100 min., rated PG-13.
Judging by the opening card, "Once upon a time…," and the child-like writing and drawings in the opening credits, "Mama" works ever so beautifully as a horror-tinged fairy tale. As Guillermo del Toro tends to do, he finds first-time directors and produces their movies (J.A. Bayona's "The Orphanage" and Troy Nixey's "Don't Be Afraid of the Dark"), which are filled with calling cards from del Toro's own "Pan's Labyrinth," from the dark fairy-tale leanings with children in peril to the gothic, elegantly grotesque visuals. The directing bow of Andy Muschietti, "Mama" is a feature expansion of his 2008 Spanish-language short film, but it's more involving and vividly realized than the concept of padding a two-and-a-half-minute-long jolt would suggest. Even though it leans heavily on jump-making scares, accompanied by a sudden boom! on the soundtrack—and sure, they do their job—the film, with its stark yet fun tone, holds an uncompromising grip on a mother's instincts and undying love.
Once upon a time, an unhinged father (Nikolaj Coster-Waldau) is driven off the deep end from 2008's financial panic. He murders his wife, snatches up his two little daughters, and drives off with them onto a snow-covered road. After he loses control of the car, he and his girls stumble upon a remote cabin in the woods. Right before the man prepares to put three bullets to use, something stops him and watches over the two girls. Five years later, 8-year-old Victoria (Megan Charpentier) and 6-year-old Lilly (Isabelle Nélisse) are found in the cabin, having learned to crawl on all fours like feral animals and survive on cherries. Their artist uncle Lucas (Coster-Waldau in a dual role) and his punk-rock guitarist girlfriend Annabel (Jessica Chastain) gain custody and are offered a suburban home to raise the girls with frequent visits from psychiatrist Dr. Dreyfuss (Daniel Kash). Victoria and Lilly have a real chance at normal lives, even though Annabel isn't quite the nurturing mother type. She gives it a go for Lucas' sake, but the girls' supernatural guardian from the cabin, known as Mama, isn't about to give them up. And then no one lives happily ever after.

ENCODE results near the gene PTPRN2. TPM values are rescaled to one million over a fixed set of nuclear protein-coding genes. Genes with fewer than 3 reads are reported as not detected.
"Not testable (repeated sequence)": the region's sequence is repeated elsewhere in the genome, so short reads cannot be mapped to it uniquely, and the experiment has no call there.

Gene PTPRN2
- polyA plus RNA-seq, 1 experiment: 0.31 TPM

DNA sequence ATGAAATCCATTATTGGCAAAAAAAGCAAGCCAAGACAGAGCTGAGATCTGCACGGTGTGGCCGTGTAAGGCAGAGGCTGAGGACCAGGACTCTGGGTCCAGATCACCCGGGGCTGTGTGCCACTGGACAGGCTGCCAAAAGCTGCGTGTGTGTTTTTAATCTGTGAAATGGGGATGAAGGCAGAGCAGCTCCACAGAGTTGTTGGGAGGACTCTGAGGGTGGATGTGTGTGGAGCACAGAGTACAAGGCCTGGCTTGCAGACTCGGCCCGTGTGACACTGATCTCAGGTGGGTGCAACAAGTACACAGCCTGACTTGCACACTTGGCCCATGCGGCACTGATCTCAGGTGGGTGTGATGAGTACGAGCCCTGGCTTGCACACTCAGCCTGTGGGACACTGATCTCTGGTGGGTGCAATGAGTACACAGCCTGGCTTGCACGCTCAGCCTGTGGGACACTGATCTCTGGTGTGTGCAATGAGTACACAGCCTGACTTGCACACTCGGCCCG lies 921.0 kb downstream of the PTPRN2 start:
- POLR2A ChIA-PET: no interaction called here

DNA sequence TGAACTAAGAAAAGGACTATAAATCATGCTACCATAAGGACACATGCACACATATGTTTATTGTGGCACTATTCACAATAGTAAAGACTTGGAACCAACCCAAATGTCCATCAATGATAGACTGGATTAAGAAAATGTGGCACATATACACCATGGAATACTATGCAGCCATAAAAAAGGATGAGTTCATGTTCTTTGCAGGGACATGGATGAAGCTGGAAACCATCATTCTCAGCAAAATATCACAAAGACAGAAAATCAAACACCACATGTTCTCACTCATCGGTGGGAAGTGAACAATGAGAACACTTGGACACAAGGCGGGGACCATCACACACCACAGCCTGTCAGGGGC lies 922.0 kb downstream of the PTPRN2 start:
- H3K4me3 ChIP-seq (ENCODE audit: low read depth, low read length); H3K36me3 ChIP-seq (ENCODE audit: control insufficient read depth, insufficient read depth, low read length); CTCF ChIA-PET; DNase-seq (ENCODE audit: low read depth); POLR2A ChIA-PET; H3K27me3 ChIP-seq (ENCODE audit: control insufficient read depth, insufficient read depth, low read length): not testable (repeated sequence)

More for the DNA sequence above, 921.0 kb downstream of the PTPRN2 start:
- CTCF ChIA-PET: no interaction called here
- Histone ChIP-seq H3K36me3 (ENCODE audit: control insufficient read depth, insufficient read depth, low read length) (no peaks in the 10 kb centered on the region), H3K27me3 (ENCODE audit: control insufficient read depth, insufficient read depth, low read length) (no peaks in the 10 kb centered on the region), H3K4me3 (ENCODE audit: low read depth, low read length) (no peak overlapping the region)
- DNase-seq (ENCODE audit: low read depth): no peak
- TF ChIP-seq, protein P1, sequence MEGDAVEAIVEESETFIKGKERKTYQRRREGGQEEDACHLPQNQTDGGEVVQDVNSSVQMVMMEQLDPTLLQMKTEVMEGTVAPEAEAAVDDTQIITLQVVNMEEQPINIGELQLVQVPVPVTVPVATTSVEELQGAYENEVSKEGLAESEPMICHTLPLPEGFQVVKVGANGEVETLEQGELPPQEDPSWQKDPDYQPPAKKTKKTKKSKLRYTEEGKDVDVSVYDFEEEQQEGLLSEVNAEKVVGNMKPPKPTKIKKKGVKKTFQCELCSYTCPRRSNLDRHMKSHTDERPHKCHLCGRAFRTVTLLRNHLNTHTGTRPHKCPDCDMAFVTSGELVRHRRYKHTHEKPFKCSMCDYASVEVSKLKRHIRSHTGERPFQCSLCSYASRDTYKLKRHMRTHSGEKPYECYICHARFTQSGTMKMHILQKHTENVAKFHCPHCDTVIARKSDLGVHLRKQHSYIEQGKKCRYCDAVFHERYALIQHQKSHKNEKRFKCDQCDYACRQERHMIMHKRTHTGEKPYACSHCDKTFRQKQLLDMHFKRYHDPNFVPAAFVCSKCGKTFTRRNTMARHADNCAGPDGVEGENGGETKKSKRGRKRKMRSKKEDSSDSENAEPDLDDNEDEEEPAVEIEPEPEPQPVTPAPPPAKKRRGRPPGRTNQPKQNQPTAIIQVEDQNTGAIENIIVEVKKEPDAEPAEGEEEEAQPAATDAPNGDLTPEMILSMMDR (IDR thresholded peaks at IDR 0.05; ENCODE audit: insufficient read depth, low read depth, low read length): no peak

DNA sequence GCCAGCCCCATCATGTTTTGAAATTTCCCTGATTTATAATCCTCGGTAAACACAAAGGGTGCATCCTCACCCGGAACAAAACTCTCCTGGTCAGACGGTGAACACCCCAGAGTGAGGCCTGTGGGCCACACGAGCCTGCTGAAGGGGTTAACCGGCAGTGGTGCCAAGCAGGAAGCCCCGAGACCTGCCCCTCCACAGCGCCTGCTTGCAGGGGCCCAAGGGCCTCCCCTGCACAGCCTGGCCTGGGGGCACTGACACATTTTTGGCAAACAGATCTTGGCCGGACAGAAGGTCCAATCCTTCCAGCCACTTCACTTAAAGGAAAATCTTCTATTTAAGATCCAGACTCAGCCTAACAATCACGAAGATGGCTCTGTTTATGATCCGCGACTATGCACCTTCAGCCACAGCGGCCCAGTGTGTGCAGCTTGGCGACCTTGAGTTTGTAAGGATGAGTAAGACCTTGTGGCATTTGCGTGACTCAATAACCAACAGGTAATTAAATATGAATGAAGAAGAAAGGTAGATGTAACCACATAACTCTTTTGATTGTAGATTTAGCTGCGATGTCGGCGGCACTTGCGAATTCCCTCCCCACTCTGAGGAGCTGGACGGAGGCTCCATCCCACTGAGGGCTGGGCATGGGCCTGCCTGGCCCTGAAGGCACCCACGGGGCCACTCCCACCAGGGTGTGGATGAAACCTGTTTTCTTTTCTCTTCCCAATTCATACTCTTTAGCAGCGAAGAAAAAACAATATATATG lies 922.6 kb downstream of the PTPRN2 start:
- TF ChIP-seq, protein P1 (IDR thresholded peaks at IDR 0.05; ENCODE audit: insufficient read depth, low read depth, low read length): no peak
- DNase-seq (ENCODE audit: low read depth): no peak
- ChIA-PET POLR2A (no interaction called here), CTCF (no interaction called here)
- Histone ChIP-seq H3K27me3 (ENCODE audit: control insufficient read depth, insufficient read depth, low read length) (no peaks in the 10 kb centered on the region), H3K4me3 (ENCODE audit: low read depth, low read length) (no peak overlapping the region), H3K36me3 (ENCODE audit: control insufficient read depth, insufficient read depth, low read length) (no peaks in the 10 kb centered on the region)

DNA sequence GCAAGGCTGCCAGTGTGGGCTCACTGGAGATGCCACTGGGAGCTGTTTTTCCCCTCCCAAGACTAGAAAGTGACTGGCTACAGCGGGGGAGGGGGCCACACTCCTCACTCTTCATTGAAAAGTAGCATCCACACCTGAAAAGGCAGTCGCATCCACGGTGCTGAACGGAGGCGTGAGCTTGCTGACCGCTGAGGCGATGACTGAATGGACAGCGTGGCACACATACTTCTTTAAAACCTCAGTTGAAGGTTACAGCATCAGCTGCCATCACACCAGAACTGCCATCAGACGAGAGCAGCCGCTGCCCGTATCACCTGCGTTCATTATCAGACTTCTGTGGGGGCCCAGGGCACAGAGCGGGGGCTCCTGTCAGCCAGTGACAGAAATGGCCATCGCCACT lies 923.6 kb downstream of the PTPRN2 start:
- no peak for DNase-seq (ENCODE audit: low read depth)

Director Andy Muschietti and co-writers Neill Cross and Barbara Muschietti (the director's sister) tighten the screws right from the watchably grim bang of a prologue. The existence of Mama isn't kept a secret from the audience, but in a wise decision, it's a while until we get a good look at her. In a subtle touch, a then-3-year-old Victoria first spots Mama outside of the cabin, telling her father that the woman is "not touching the floor." It's an off-screen image that's much more frightening when left to our imagination. When we catch a glimpse of the gangly, rail-thin banshee with wavy hair in a doorway or in a deep-focus shot, or hear her howling and singing a lullaby, Mama is a truly creepy creation. (She's played by 7-foot-tall Spanish actor Javier Botet, who brought the skin-and-bones zombie Niña Medeiros to frightening life in the "[REC]" pictures.) And when sprinting at the camera to surprise a few characters, she's mined for a few frightful jolts, but more exposure than that deflates the terror and shows her off as a CG specter. In addition, the script wants to develop the titular Mama with a little backstory. There is some standard detective work through asylum records and expository dialogue, but most imaginative of all is a staggering, strikingly visualized dream-within-a-dream that explains the overprotective mother's origins through the eyes of Mama herself.